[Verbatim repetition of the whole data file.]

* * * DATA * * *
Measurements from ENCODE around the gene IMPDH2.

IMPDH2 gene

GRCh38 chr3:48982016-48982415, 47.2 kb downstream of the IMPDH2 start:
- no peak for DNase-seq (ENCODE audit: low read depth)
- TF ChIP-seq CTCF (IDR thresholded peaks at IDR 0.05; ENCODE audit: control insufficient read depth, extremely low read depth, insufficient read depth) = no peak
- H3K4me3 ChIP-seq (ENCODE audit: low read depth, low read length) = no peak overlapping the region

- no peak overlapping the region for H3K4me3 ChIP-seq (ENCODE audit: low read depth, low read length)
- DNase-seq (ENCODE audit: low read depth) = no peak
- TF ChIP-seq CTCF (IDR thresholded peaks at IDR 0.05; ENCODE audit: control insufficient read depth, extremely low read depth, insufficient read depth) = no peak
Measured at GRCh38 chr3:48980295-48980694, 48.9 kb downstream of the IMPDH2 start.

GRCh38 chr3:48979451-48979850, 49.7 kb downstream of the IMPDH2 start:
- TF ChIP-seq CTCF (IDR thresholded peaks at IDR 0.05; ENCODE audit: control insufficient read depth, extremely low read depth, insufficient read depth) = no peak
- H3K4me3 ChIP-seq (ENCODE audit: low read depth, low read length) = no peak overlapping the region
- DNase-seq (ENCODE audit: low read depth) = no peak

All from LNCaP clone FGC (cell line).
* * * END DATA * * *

Measurements from ENCODE around the gene IMPDH2.

IMPDH2 gene

GRCh38 chr3:48982016-48982415, 47.2 kb downstream of the IMPDH2 start:
- no peak for DNase-seq (ENCODE audit: low read depth)
- TF ChIP-seq CTCF (IDR thresholded peaks at IDR 0.05; ENCODE audit: control insufficient read depth, extremely low read depth, insufficient read depth) = no peak
- H3K4me3 ChIP-seq (ENCODE audit: low read depth, low read length) = no peak overlapping the region

- no peak overlapping the region for H3K4me3 ChIP-seq (ENCODE audit: low read depth, low read length)
- DNase-seq (ENCODE audit: low read depth) = no peak
- TF ChIP-seq CTCF (IDR thresholded peaks at IDR 0.05; ENCODE audit: control insufficient read depth, extremely low read depth, insufficient read depth) = no peak
Measured at GRCh38 chr3:48980295-48980694, 48.9 kb downstream of the IMPDH2 start.

GRCh38 chr3:48979451-48979850, 49.7 kb downstream of the IMPDH2 start:
- TF ChIP-seq CTCF (IDR thresholded peaks at IDR 0.05; ENCODE audit: control insufficient read depth, extremely low read depth, insufficient read depth) = no peak
- H3K4me3 ChIP-seq (ENCODE audit: low read depth, low read length) = no peak overlapping the region
- DNase-seq (ENCODE audit: low read depth) = no peak

All from LNCaP clone FGC (cell line).